Irvine-based Advanced Sterilization Products received Food and Drug Administration approval on a process to decontaminate the N95 face masks now in wider use as part of the coronavirus pandemic.

A shortage of medical-grade personal protective equipment has prompted healthcare workers to in some cases don plastic garbage bags for gowns and scarves for masks, and to rely on public goodwill to procure more.

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The newly approved process converts vaporized hydrogen peroxide gas into a plasma to clean the masks. ASP said it has about 6,300 machines in use nationwide, which in total can sterilize between 3 and 4 million masks a day.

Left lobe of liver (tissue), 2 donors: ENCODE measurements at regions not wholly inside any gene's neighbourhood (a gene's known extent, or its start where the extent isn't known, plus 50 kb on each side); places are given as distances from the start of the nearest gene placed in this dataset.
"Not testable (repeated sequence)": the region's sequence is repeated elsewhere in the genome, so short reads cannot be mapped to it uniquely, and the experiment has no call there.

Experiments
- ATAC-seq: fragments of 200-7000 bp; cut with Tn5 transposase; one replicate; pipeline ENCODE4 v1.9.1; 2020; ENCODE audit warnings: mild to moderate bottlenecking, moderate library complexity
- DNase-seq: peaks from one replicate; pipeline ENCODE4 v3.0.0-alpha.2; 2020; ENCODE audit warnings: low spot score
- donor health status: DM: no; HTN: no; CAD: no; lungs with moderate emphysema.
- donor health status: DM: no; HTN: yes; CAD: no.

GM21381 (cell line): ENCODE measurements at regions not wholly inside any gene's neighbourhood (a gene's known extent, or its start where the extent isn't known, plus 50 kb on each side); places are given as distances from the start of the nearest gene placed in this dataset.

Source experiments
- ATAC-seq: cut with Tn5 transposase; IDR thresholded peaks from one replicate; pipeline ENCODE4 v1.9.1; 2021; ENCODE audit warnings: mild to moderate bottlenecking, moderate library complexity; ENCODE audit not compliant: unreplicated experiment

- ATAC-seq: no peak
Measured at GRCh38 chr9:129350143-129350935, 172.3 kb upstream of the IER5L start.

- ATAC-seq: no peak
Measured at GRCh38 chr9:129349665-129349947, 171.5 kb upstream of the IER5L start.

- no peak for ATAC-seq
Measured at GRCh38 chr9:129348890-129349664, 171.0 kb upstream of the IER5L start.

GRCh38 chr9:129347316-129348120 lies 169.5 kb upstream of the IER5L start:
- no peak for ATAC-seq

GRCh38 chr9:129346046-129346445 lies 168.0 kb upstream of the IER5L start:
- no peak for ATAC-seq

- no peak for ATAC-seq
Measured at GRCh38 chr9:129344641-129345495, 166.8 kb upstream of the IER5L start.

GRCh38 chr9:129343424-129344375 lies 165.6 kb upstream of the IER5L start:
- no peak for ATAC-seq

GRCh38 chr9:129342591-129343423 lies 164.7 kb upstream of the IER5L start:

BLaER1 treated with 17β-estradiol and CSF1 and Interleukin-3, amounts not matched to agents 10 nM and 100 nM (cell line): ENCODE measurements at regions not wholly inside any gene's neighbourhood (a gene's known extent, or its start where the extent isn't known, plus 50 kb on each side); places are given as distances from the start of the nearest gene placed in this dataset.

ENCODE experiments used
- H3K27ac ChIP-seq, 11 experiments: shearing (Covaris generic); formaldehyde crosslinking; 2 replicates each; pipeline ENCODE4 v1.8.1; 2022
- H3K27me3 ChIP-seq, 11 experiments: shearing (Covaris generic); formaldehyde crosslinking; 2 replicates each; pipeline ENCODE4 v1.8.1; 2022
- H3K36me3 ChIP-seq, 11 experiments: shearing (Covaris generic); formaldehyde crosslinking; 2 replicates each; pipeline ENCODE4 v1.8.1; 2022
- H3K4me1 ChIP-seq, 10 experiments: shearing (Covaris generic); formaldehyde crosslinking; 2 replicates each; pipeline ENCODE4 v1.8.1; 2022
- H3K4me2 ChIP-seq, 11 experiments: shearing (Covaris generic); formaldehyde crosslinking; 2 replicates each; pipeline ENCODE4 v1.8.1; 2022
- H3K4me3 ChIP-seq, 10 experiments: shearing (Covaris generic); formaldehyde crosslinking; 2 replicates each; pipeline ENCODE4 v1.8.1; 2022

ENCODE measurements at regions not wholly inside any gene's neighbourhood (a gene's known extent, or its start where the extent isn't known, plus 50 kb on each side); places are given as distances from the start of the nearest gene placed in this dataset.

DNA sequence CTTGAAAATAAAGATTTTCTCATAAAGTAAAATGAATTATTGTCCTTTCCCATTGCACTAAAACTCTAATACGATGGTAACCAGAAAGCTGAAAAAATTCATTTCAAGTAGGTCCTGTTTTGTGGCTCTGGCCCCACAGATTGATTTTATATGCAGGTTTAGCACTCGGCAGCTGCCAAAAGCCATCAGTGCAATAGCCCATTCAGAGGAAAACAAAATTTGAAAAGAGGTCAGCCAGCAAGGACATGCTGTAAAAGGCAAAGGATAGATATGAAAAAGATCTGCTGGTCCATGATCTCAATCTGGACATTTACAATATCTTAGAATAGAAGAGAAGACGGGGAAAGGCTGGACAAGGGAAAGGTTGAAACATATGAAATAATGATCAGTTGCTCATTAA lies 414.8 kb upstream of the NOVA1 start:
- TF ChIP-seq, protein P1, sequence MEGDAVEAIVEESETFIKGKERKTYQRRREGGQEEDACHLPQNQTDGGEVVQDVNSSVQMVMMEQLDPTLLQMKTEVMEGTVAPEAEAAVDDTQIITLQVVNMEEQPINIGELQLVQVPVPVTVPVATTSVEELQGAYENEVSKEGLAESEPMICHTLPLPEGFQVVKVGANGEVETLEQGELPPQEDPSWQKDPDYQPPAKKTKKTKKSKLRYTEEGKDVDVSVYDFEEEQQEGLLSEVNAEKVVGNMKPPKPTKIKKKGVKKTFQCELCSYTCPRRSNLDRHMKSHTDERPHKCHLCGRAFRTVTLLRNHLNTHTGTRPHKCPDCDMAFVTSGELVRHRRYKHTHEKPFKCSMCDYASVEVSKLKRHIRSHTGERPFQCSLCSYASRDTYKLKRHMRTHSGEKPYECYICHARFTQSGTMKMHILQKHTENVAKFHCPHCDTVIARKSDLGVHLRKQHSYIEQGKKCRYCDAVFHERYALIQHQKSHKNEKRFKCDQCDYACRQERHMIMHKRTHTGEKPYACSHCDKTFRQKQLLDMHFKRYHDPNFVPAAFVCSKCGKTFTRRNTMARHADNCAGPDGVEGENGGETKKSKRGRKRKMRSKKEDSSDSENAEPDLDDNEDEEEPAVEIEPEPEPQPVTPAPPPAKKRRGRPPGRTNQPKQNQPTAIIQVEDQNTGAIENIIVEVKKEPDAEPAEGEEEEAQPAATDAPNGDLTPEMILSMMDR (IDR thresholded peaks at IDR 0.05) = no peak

FDA Commissioner Dr. Stephen Hahn said in a statement the agency needs to “the availability of … critical medical devices.”

Its approval of the Advanced Sterilization Products’ machine follows that of a decontamination process by a similar machine with a smaller daily capacity.